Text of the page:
Post-World War II writers of the notorious free-spirited and drug lovin’ Beat generation have received renewed attention on the big screen of late.
Post-World War II writers
of the notorious free-spirited and drug lovin’ Beat generation have received
renewed attention on the big screen of late. Earlier in the year, James Franco
was transformed into Allen Ginsberg, a key player in the movement, in Howl, an
adaptation of Ginsberg’s poem of the same name and dramatisation of the
obscenity trial that followed its publication. The most famous literature produced
by the beat generation, On the Road – Jack Kerouac’s depiction of
his spontaneous road trips with his fabled friend Neal Cassidy across America –
is to be brought to the big screen by Walter Salles in 2012 with an all-star
cast including Kirsten Stewart, Viggo Mortensen and Kirsten Dunst.
Magic Trip chronicles the infamous road trip many
of the Beats took in an old school bus in 1964, inspired partly by Kerouac’s On
The Road, the defining book of this generation. Organised and led by Ken Kesey,
author of One Flew Over the Cuckoo’s Nest, who set out on a LSD-fuelled
cross-country road trip to the World’s Fair. He was joined by The Merry Band of
Pranksters and driven by Kerouac’s friend, Neal Cassidy who, by now, had been
turned into a legend of sorts by the stories recounted in Kerouac’s novel. It
was a year of change and uncertainty – Kennedy had been assassinated the year
before, the struggle for civil rights was threatening to plunge the nation’s
cities into armed conflict and the Cold war looked like it might turn hot. Kesey
claimed he wanted to find some kind of truth and hope for the future while
making a documentary of his drug-addled trip.
However, despite making
many cuts, Kesey never managed to finish his 16mm documentary and, apart for
some drug-fuelled showings in a barn with Cassidy as projectionist, it remained
unseen. That is until Oscar-winning director Alex Gibney and Alison Ellwood
were given unprecedented access to the footage by Kesey’s family. They worked
with the Film Foundation, HISTORY and the UCLA Film Archives to restore over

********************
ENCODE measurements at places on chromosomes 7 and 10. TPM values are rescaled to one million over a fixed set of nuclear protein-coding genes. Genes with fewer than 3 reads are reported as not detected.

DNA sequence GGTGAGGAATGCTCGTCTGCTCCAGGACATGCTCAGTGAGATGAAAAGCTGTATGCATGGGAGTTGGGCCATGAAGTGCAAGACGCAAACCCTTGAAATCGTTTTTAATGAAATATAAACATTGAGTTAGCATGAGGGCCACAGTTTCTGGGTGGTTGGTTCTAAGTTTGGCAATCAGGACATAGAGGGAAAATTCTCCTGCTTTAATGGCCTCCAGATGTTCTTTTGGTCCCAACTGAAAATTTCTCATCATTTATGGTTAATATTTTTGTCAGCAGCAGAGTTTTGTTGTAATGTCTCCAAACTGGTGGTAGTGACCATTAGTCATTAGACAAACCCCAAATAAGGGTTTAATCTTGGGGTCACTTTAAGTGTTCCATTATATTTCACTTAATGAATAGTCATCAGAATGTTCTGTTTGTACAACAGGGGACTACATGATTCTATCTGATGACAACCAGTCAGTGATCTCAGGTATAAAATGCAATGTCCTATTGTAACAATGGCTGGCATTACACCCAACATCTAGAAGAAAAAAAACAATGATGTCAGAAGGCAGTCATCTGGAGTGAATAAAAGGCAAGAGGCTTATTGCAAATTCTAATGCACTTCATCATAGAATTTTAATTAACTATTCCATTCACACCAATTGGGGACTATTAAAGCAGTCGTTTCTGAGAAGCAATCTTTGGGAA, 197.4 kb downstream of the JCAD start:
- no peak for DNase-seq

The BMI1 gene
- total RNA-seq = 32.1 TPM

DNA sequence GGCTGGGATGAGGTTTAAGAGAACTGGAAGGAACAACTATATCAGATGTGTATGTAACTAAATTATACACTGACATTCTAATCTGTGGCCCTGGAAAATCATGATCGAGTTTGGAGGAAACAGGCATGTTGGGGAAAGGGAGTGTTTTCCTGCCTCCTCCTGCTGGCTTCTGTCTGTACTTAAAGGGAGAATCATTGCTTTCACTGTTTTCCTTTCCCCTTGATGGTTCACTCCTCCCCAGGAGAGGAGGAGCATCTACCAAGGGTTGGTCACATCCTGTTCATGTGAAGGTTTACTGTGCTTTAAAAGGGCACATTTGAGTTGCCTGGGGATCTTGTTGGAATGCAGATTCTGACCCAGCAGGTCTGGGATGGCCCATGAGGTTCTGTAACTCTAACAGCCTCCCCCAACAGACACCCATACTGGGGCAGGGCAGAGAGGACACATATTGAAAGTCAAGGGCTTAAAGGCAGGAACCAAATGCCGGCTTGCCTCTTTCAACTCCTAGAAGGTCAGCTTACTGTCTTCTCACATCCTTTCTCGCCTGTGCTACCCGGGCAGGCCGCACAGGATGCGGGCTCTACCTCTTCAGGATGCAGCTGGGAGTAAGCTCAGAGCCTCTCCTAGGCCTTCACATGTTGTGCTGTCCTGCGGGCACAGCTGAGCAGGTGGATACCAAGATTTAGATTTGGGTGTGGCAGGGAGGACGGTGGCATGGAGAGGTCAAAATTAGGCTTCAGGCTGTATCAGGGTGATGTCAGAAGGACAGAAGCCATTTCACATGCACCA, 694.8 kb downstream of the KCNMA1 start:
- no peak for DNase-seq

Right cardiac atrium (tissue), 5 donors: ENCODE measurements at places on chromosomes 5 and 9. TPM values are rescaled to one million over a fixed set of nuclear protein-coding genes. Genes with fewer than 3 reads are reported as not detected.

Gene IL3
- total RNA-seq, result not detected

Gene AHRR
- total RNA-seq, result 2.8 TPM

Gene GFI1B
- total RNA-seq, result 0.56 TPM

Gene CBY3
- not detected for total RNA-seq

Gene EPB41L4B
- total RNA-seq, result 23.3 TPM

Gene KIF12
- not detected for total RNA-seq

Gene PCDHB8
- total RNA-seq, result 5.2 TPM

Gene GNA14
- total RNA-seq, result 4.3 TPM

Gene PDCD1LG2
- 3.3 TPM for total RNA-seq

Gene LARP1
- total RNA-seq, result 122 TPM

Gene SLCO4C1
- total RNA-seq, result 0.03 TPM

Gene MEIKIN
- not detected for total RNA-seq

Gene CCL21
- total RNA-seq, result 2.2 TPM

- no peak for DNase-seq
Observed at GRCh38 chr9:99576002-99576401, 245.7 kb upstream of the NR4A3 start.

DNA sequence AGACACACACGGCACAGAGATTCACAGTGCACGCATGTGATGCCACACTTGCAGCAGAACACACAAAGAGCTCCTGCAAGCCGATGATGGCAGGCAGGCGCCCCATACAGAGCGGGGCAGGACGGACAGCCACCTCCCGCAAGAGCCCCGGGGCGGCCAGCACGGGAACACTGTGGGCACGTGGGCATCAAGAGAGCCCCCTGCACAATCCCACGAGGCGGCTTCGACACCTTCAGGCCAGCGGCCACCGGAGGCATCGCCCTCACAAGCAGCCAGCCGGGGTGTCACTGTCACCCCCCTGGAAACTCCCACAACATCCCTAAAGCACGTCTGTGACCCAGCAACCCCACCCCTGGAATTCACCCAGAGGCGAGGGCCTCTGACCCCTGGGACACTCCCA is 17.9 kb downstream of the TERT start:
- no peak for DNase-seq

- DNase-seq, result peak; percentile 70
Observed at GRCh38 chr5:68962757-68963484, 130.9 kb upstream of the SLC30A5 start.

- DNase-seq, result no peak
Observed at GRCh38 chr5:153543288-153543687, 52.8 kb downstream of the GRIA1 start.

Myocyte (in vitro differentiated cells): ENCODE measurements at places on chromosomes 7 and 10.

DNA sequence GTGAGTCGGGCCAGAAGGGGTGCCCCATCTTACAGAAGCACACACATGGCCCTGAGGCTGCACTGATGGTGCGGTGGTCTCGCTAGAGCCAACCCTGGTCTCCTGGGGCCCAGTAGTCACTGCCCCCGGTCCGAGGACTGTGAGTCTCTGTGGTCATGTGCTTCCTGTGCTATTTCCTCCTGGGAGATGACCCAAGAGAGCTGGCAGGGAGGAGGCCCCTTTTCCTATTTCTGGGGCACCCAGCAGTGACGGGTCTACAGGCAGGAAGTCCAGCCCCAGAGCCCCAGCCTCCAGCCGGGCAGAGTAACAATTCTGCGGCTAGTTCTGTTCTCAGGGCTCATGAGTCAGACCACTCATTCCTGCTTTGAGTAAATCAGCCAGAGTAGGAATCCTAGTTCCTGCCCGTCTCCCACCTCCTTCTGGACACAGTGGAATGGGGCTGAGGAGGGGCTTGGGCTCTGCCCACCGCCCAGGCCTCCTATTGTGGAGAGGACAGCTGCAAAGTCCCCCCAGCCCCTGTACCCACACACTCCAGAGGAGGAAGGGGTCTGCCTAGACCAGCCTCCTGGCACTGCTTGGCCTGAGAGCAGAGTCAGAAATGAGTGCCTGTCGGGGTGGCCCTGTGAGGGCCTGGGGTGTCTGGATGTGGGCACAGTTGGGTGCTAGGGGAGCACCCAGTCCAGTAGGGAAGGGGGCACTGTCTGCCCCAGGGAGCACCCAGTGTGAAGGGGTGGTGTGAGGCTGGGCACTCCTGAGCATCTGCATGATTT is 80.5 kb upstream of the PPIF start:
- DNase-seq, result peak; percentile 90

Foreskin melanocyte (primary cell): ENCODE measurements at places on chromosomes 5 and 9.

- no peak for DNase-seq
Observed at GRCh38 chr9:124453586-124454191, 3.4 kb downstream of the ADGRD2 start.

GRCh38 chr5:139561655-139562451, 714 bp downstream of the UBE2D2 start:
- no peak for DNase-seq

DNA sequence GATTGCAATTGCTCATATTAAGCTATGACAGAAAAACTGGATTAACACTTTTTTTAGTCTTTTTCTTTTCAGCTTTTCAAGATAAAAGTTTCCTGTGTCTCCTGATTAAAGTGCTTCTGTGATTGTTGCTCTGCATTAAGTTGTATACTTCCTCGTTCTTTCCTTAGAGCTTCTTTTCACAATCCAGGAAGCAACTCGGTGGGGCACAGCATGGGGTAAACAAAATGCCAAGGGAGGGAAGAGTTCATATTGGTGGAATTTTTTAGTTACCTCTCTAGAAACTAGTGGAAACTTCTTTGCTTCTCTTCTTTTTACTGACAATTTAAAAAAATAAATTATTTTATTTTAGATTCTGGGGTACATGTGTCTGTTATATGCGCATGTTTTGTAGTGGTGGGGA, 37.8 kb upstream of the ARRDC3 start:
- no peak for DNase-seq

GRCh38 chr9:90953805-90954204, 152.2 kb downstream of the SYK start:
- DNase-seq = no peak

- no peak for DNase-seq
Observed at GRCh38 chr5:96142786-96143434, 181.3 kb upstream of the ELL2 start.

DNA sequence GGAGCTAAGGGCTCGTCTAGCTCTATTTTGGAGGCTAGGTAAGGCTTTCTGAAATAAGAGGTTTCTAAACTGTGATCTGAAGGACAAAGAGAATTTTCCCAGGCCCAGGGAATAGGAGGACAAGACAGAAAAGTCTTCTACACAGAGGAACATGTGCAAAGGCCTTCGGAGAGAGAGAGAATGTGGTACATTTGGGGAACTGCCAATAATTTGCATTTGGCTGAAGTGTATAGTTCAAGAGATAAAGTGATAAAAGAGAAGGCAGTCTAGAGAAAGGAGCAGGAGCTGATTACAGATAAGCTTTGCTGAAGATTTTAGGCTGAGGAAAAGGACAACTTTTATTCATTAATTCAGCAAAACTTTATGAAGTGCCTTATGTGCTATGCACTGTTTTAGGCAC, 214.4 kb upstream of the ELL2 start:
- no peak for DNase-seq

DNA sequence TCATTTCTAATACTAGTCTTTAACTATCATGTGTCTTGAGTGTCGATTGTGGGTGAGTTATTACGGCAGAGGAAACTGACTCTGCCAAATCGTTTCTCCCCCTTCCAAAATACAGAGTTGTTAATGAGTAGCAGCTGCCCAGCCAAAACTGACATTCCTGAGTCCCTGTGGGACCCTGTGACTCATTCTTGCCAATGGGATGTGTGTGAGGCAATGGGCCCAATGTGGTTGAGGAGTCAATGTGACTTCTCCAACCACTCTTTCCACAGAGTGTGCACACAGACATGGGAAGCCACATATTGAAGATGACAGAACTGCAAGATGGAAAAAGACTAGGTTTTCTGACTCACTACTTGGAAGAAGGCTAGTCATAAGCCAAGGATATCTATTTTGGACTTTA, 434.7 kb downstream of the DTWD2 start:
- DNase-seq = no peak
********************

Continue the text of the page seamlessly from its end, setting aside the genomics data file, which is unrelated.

100 hours of film and audio tape; Magic Trip is the fruit of their labours.
A well as Kesey’s images
the documentary uses interviews carried out post-trip to narrate the story.
This has the effect of incorporating hindsight, instead of an in-the-moment
documentary – but it works because hindsight is a valuable thing when watching
an LSD-fuelled road trip – otherwise the images simply wouldn’t make much sense
to an outsider.
Most interestingly the
documentary looks at the introduction of LSD before it was widely known as a
drug of the sixties. A young, fit and healthy Ken Kesey took part in drug
trials, for what he thought was to help develop drugs for the mentally ill (it
later emerged the American government were testing drugs that they hoped would
make prisoners being interrogated loose-lipped). He was given LSD and
monitored, the tapes of which play out in the documentary. Here Gibney and
Ellwood resort to clichéd psychedelic images to illustrate the Kesey tapes.
Nevertheless, it is an interesting, honest interpretation of the affect of LSD
on a person and a life-changing experience for Kesey.
Magic Trip is essentially
a collection of stories told after a week-long bender; a few brushes with the
law, good times had by all, some ridiculous dancing, a breakdown here and there
and one of the girls nicknamed ‘Stark Naked’ being sectioned after wondering
the streets wearing little more than Eve. They also unwittingly invade a
‘black’ area lake (segregation was still in force), making a pretty quick exit
before starting a race riot. But add in the context and a desire to experience
something different and genuinely make people smile it becomes something more.
However, the heroes,
Cassidy and Kerouac, cut tragic figures. Cassidy, who was a lot older than most
on the bus, is a motor-mouthed speed freak, constantly twitching, rambling to
anyone who will listen and seemingly desperate to live up to his On the Road
character. Kerouac, who only appears once at a party in New York with Ginsberg,
looks like the grumpy old man in the corner suffering from the early stages of
alcoholism. In fact there’s a clear divide between Kerouac and his friends who
inspired the trip and Kesey and his followers who aren’t really welcome in
their heroes’ inner circle.
Magic Trip isn’t the best
documentary you’ll see this year but it’s an interesting snapshot of the time
and images like these are important to preserve. Kesey himself is an
interesting and inspiring individual who managed to avoid the cliché of his
generation of writers, far from becoming a sad, ravaged figure like his heroes,
he lived a long life taking care of his four children and wife, dying in 2001.
Unlike Cassidy and Kerouac. When one of the girls on the bus reminisces about
hearing of Cassidy’s death (he was found dead on a road side in Mexico) she
says she wasn’t surprised: “I imagined myself in his shoes and it was obvious –
there was nowhere else for him to go”.
A draw for this
documentary will undoubtedly be the figures of Kerouac and Cassidy, but it
isn’t their story, it’s Kesey’s and that’s just fine. Wait for On The Road next
year for Cassidy and Kerouac’s story, in the meantime, if you fancy a
Technicolor slice of history, Magic Trip will serve you well.